Although it might seem that the Los Angeles Lakers are able to spend unlimited amounts of money in pursuit to winning the 18th NBA Championship, this is not the truth.
After signing nine players in their first day of free agency and one significant re-signing, the Lakers now have almost all of their roster.
However, they won’t be bringing back Alex Caruso, the energetic spark plug.
Caruso was the top priority of the team when he entered the free agency period. Caruso was 27 years old and the Bird Rights were held by the Lakers. The team seemed to be in a favorable place to bring him back.
Caruso was however offered a deal by the Chicago Bulls for a $47 million, four-year contract. The contract, while an improvement over his previous earnings with the Lakers — Caruso earned less than $2.8 million in the last two seasons playing for Los Angeles — gave him the opportunity to sign with the Chicago Bulls — which he ultimately accepted.
According to Ramona Shelburne of ESPN, Caruso was willing to re-sign for less than what the Bulls offered him at three years, $30 million — less total money on the length the contract, but slightly higher annual rate at less years — but the Lakers shot that down.
I think Alex Caruso was looking at the Lakers and saying, “We’re happy, we really appreciate all you’ve done. We wish we could have you stay, but, you understand ‘….” At three years and $30million, he was open to going back. But that’s more than they could afford to pay. Caruso was the one they looked at and told them that $7 million per year is possible, but over that it becomes prohibitive.
Shelburne stated that the Lakers would only accept $7 million annually. The team has already passed the luxury tax threshold, so that would be a large bill. Add an additional $3 million to Caruso’s salary this season and the Lakers would be responsible for $30 million in luxury tax payments.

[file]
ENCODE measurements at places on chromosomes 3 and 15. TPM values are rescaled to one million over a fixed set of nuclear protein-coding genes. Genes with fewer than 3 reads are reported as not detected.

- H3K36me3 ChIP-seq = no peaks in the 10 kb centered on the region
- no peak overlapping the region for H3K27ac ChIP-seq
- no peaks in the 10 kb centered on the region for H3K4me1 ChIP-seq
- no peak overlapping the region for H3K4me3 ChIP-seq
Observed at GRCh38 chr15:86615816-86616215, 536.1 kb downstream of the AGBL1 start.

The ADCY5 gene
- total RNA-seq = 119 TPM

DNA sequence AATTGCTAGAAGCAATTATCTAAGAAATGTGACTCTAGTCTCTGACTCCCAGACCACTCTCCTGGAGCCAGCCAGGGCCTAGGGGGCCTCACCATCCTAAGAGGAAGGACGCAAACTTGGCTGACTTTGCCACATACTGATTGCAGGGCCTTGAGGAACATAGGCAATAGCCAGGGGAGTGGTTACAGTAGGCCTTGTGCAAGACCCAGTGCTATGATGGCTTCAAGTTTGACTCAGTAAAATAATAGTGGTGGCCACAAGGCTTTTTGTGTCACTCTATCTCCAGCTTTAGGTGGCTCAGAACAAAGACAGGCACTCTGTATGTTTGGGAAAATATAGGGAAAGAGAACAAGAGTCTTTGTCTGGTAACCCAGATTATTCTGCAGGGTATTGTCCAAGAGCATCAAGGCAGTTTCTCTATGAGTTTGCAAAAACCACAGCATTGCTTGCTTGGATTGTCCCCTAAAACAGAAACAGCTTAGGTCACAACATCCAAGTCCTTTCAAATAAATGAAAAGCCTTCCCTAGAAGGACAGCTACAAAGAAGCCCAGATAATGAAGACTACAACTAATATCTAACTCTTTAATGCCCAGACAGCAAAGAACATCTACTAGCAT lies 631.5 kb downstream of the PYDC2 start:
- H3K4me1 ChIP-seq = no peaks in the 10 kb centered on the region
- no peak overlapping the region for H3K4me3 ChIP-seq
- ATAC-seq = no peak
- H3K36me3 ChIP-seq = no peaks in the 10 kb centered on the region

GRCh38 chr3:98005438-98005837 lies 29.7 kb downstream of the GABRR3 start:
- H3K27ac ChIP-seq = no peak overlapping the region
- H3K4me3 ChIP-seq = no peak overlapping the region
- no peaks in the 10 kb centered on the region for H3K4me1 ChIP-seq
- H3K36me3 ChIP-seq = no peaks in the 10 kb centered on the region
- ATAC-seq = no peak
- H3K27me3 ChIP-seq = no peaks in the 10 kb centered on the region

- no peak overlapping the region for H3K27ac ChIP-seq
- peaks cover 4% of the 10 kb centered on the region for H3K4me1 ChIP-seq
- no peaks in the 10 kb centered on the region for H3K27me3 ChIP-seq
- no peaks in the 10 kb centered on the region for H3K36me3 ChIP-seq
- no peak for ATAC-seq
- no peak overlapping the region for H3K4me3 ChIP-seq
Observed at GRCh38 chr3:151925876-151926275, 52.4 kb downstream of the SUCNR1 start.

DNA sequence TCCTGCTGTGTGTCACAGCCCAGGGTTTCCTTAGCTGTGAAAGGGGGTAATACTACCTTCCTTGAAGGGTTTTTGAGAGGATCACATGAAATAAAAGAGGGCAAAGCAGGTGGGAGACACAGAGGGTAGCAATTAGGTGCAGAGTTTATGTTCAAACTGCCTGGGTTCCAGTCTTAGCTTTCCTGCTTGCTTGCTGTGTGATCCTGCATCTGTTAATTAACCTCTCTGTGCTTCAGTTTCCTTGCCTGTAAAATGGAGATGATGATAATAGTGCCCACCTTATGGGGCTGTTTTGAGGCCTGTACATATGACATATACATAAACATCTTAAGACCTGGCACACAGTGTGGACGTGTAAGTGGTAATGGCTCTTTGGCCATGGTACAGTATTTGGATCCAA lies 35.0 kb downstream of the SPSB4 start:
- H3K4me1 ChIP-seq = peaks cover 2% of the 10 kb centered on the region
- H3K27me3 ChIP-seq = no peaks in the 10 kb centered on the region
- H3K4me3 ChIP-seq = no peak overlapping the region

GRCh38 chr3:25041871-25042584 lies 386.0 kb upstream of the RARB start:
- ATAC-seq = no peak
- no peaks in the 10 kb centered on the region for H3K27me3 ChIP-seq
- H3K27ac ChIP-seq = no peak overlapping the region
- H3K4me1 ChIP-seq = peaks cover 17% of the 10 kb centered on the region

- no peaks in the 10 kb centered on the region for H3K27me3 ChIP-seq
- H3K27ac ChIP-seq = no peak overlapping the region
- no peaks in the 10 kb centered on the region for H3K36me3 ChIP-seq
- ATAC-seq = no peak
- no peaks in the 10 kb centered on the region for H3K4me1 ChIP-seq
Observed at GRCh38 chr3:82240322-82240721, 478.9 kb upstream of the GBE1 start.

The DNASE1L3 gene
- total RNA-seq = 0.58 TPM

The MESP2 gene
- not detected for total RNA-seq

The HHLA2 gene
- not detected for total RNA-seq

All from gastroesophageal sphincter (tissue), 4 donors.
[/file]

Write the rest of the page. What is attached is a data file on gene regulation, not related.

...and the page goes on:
Caruso ultimately decided to not sign a lucrative contract to play for a competing Lakers team, but instead signed the lucrative deal with the rebuilding and suddenly interesting Chicago Bulls.
As Zach of Lowe of ESPN stressed, this was purely a tax decision by the Lakers, as paying the extra $3 million per season was not worth paying the extra money for the team. The luxury tax in the NBA is $136.6million for 2021-22.
The tax rate for teams exceeding $15,000,000 or $19,999999999 above the cap is $3.25 per dollar. This level has an incremental maximum of $16.25million. In the 2021-22 season, The Lakers expect to reach this level.
Lowe stated, “Well look at the Caruso decision. It was a tax decision.” The tax, even in the Russ deal was not . It was not. Schroder plus Hield plus KCP plus the other players would likely make Russ more costly than Russ even though Russ has a huge amount of money.
You can argue and say, “How can you worry about tax when LeBron James is approaching 37?” But, they were concerned about it and that’s their right.
Caruso could certainly have been used by the Lakers for this season; at 27 years old, he would be the fourth-oldest active roster player. But they decided to sign veteran players at minimum for next season.
Remember that the Lakers added six players above the 32-year-old age this offseason, which is the highest number in NBA history.
As they try to catch up with Brooklyn Nets of the Eastern Conference, The Lakers hope experience and thrift — if that’s what you want to call them — will prevail.Publiated at Thu, Aug 5, 2021 02:07:40 +0000